• Writer’s Inc– A student handbook for writing and learning. Another great reference.
  • You Can Teach Your Child Successfully– A classic from Ruth Beechick who suggests the dictation method. A great read on simple strategies in teaching your kids at home.
  • Learning Grammar through Writing– great text for teaching kids some editing strategies and has a lot of information on how to use good punctuation and other grammar elements
  • What Your __ Grader Needs to Know– This is series of books focused on sharing what children ought to know at certain grades. His expectations are a bit stiff, but it’s a good benchmark check in for grades K through 6.
  • Writer’s Express– Similar to Writer’s Inc and Write Source, but for younger students.
  • Handbook for Writers– This has been a wonderful resource for older students who are writing about other people’s writing!No stone is left unturned.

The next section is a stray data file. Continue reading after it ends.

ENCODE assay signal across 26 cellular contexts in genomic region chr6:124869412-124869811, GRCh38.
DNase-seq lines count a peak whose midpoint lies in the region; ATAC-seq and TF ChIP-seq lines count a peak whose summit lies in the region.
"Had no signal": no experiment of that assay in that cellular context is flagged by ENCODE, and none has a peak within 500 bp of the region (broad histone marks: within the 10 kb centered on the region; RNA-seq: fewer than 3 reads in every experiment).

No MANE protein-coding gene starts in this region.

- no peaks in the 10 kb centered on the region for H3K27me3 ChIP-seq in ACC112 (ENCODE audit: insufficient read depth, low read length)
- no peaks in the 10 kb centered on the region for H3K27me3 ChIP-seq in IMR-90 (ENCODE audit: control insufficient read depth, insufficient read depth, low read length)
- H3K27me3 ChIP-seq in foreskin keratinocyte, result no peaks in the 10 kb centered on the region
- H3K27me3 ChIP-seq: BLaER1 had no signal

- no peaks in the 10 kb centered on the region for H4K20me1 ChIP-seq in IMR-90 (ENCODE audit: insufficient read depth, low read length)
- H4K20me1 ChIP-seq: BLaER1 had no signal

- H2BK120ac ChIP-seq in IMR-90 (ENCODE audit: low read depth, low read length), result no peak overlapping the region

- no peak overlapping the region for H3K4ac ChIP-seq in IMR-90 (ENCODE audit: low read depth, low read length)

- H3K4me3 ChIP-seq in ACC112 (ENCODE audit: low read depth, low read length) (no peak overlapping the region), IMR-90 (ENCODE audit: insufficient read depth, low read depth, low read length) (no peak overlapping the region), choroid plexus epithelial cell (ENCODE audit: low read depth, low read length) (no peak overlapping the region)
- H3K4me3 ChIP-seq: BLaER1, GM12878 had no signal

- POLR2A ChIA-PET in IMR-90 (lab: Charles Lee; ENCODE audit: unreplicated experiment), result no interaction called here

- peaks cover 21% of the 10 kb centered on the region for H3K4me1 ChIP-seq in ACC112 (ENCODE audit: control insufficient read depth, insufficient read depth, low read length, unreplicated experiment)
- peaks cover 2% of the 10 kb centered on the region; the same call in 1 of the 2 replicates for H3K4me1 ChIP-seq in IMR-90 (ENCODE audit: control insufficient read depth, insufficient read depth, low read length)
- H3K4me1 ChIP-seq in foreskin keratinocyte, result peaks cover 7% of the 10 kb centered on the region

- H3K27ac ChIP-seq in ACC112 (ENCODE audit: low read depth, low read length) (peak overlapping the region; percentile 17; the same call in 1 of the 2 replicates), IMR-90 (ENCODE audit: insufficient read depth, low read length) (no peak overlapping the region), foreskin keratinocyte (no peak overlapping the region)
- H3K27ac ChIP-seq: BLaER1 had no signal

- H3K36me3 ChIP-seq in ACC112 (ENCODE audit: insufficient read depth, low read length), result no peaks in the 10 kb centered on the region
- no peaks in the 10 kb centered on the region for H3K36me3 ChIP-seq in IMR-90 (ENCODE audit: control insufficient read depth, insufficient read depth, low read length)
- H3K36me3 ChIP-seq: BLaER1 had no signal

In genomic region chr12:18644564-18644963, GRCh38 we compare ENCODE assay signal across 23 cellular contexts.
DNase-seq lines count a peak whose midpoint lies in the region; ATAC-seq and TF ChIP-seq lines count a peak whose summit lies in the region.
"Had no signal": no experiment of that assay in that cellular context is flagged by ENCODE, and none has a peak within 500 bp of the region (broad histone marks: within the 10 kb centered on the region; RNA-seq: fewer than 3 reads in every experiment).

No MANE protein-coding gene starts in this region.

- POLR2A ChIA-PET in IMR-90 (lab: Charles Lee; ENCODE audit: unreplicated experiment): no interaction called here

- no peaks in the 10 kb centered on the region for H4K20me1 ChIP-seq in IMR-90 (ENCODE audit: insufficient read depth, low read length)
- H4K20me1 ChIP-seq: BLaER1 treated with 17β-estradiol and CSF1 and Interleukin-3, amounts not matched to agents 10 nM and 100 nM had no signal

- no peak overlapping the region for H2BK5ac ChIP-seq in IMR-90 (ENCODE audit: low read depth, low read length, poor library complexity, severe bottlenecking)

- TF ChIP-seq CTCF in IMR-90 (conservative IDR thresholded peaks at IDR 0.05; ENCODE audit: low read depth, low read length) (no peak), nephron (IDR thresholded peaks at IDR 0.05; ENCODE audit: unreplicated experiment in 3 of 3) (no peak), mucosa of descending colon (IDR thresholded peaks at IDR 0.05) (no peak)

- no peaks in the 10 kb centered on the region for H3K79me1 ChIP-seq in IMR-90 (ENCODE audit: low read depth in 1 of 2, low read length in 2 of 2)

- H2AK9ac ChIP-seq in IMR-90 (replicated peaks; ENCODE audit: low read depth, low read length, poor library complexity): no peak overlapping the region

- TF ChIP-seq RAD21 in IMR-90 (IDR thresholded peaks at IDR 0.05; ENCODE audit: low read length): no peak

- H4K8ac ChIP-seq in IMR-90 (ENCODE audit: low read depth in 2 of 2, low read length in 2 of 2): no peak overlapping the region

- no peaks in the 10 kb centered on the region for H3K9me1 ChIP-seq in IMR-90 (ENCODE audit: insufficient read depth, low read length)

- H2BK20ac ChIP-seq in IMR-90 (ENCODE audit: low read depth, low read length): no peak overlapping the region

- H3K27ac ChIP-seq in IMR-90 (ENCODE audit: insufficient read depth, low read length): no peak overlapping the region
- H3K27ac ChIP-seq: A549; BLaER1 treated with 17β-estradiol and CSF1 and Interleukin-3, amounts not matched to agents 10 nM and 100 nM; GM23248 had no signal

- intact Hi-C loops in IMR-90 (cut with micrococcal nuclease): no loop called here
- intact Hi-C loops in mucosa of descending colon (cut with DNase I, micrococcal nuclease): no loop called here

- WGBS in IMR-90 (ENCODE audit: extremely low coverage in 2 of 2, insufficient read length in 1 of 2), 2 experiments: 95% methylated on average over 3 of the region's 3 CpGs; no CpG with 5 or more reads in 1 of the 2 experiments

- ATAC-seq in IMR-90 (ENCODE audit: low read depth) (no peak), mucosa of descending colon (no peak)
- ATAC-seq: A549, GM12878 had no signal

• The Writer’s Jungle– This is a new resource to me and I have enjoyed filling my homeschool mom toolbox with Julie’s ideas. We’ve been teaching writing this way for a long time (as this post illustrates), but even this veteran mom is glad she made the investment! This book is written to the parent and is a handbook on teaching writing in a relaxed way.

Other Writing Instruction Ideas at Blog, She Wrote

Using Writing Conferences to Coach Writing

Using Writing Conferences to Coach Writing– The next step after dictation and this also explains how we teach writing outside of the dictation format.

Coaching Writing with a Writer’s Workshop– How to host and run a writer’s workshop for kids and teens.

Ultimate Guide to Coaching Writing in Your Homeschool– A long list of writing ideas and posts here at Blog, She Wrote.

Free Writer’s Workshop at Blog, She Wrote

Another way to play with writing is to host a Writer’s Workshop.

You can workshop with your family or invite friends to join you for this FREE six week Writer’s Workshop.

There are 18 activities you can do 3 at a time or simply spread it out any way you’d like!